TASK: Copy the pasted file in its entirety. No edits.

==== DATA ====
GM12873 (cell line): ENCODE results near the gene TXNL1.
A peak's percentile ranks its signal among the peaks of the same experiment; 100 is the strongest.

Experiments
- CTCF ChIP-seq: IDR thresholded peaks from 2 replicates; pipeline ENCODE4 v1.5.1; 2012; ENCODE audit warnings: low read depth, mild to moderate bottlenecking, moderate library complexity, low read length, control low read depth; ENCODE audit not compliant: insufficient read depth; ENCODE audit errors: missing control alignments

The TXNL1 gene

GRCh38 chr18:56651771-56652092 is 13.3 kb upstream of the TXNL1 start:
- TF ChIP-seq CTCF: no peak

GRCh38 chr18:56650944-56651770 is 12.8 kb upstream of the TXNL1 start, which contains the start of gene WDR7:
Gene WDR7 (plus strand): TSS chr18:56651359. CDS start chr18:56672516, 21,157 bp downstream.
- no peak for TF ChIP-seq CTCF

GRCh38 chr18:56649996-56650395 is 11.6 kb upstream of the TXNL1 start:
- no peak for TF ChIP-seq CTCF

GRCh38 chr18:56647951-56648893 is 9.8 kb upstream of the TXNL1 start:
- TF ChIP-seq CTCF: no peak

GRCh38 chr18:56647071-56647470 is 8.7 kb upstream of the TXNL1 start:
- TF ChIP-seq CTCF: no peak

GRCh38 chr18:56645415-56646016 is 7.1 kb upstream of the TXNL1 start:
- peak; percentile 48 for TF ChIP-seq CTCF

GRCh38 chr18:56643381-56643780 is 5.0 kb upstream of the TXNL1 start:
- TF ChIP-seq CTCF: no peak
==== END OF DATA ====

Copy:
GM12873 (cell line): ENCODE results near the gene TXNL1.
A peak's percentile ranks its signal among the peaks of the same experiment; 100 is the strongest.

Experiments
- CTCF ChIP-seq: IDR thresholded peaks from 2 replicates; pipeline ENCODE4 v1.5.1; 2012; ENCODE audit warnings: low read depth, mild to moderate bottlenecking, moderate library complexity, low read length, control low read depth; ENCODE audit not compliant: insufficient read depth; ENCODE audit errors: missing control alignments

The TXNL1 gene

GRCh38 chr18:56651771-56652092 is 13.3 kb upstream of the TXNL1 start:
- TF ChIP-seq CTCF: no peak

GRCh38 chr18:56650944-56651770 is 12.8 kb upstream of the TXNL1 start, which contains the start of gene WDR7:
Gene WDR7 (plus strand): TSS chr18:56651359. CDS start chr18:56672516, 21,157 bp downstream.
- no peak for TF ChIP-seq CTCF

GRCh38 chr18:56649996-56650395 is 11.6 kb upstream of the TXNL1 start:
- no peak for TF ChIP-seq CTCF

GRCh38 chr18:56647951-56648893 is 9.8 kb upstream of the TXNL1 start:
- TF ChIP-seq CTCF: no peak

GRCh38 chr18:56647071-56647470 is 8.7 kb upstream of the TXNL1 start:
- TF ChIP-seq CTCF: no peak

GRCh38 chr18:56645415-56646016 is 7.1 kb upstream of the TXNL1 start:
- peak; percentile 48 for TF ChIP-seq CTCF

GRCh38 chr18:56643381-56643780 is 5.0 kb upstream of the TXNL1 start:
- TF ChIP-seq CTCF: no peak